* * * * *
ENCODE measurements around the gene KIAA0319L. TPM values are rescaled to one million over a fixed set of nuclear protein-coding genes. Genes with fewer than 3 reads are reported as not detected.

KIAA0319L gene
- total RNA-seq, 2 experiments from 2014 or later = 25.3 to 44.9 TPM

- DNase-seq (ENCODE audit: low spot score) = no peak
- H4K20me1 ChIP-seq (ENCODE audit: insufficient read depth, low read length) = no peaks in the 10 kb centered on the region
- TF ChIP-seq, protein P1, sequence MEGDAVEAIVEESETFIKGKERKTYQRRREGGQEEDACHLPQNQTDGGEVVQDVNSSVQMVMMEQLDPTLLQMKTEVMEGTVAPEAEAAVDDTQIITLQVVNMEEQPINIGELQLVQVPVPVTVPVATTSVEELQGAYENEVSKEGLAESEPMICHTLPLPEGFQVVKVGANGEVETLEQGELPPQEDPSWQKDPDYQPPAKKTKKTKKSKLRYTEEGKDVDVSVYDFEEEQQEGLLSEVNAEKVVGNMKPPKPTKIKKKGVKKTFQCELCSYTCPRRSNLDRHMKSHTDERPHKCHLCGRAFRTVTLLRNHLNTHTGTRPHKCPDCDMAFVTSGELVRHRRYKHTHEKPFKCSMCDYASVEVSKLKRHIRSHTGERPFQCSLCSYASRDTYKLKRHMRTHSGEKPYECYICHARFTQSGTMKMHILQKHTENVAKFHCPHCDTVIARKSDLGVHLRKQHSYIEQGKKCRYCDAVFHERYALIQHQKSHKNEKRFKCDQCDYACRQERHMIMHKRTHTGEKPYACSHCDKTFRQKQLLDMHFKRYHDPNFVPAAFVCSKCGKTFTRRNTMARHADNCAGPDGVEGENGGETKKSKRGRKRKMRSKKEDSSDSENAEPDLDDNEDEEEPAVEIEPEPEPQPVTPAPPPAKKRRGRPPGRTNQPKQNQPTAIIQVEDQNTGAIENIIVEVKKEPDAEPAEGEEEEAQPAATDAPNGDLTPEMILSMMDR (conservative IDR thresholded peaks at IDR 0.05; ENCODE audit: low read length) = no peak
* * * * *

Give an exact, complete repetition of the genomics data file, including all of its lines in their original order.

ENCODE measurements around the gene KIAA0319L. TPM values are rescaled to one million over a fixed set of nuclear protein-coding genes. Genes with fewer than 3 reads are reported as not detected.

KIAA0319L gene
- total RNA-seq, 2 experiments from 2014 or later = 25.3 to 44.9 TPM

- DNase-seq (ENCODE audit: low spot score) = no peak
- H4K20me1 ChIP-seq (ENCODE audit: insufficient read depth, low read length) = no peaks in the 10 kb centered on the region
- TF ChIP-seq, protein P1, sequence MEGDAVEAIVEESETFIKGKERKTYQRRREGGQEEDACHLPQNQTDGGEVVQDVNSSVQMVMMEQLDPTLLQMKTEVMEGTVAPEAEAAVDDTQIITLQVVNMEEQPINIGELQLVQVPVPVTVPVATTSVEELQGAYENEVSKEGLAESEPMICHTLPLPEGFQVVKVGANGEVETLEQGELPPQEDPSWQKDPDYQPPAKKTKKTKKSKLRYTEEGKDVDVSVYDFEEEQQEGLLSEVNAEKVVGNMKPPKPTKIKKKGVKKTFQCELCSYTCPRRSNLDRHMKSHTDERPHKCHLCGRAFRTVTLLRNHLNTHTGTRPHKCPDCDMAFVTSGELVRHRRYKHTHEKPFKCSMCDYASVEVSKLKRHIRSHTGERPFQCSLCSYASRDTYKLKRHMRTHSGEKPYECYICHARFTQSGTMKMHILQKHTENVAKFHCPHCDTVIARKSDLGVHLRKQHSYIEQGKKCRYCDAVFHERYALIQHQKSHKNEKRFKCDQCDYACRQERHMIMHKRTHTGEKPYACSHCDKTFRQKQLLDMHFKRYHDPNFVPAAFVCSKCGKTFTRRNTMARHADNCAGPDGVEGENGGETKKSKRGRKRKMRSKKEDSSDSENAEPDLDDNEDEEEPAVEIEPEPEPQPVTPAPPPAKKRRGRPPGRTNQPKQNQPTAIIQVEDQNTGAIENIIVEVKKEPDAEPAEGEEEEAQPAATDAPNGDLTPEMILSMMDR (conservative IDR thresholded peaks at IDR 0.05; ENCODE audit: low read length) = no peak